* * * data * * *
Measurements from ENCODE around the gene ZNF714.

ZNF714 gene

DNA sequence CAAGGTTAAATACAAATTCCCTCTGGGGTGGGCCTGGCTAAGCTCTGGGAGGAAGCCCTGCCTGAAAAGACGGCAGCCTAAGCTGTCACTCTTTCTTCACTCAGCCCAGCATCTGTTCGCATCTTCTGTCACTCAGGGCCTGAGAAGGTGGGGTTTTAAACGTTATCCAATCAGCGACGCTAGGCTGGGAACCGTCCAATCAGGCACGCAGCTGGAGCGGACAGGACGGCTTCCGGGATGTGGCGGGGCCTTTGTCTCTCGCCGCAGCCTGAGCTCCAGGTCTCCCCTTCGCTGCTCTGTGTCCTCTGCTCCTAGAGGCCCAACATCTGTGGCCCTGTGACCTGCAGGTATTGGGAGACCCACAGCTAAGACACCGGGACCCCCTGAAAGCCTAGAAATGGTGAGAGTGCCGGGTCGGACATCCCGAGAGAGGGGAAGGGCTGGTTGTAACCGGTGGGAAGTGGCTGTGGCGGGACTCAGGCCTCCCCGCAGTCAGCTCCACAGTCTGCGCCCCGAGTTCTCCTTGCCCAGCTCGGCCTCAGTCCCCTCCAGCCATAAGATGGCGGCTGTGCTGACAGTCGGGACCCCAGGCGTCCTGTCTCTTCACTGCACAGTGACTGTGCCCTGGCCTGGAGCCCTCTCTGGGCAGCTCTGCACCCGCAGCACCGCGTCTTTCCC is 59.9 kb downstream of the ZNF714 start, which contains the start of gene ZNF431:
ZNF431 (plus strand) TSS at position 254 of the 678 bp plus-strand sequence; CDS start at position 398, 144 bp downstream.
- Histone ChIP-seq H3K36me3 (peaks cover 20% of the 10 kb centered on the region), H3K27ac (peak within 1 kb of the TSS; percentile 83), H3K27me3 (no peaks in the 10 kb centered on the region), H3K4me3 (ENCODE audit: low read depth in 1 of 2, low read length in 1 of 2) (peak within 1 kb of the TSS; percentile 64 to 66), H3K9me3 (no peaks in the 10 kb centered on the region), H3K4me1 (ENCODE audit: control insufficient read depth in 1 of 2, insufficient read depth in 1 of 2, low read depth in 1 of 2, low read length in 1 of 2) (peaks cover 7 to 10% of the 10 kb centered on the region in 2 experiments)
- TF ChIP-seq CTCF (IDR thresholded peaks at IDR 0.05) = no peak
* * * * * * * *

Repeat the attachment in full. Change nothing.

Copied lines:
Measurements from ENCODE around the gene ZNF714.

ZNF714 gene

DNA sequence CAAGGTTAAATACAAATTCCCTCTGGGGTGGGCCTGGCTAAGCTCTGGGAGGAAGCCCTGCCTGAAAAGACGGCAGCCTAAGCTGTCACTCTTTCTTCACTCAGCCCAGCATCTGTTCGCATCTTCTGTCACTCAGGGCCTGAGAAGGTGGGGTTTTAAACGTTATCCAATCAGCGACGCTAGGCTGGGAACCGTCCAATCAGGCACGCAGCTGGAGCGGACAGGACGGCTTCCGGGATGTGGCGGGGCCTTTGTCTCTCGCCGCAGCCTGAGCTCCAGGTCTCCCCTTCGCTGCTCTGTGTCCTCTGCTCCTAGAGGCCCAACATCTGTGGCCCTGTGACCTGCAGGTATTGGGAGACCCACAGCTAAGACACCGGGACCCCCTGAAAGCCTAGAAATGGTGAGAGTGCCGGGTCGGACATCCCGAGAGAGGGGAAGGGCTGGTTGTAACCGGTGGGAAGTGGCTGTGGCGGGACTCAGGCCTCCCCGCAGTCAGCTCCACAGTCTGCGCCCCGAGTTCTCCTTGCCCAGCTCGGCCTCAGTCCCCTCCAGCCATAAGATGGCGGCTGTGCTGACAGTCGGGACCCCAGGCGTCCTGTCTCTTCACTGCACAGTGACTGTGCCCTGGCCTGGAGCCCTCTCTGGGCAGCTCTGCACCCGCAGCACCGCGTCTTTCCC is 59.9 kb downstream of the ZNF714 start, which contains the start of gene ZNF431:
ZNF431 (plus strand) TSS at position 254 of the 678 bp plus-strand sequence; CDS start at position 398, 144 bp downstream.
- Histone ChIP-seq H3K36me3 (peaks cover 20% of the 10 kb centered on the region), H3K27ac (peak within 1 kb of the TSS; percentile 83), H3K27me3 (no peaks in the 10 kb centered on the region), H3K4me3 (ENCODE audit: low read depth in 1 of 2, low read length in 1 of 2) (peak within 1 kb of the TSS; percentile 64 to 66), H3K9me3 (no peaks in the 10 kb centered on the region), H3K4me1 (ENCODE audit: control insufficient read depth in 1 of 2, insufficient read depth in 1 of 2, low read depth in 1 of 2, low read length in 1 of 2) (peaks cover 7 to 10% of the 10 kb centered on the region in 2 experiments)
- TF ChIP-seq CTCF (IDR thresholded peaks at IDR 0.05) = no peak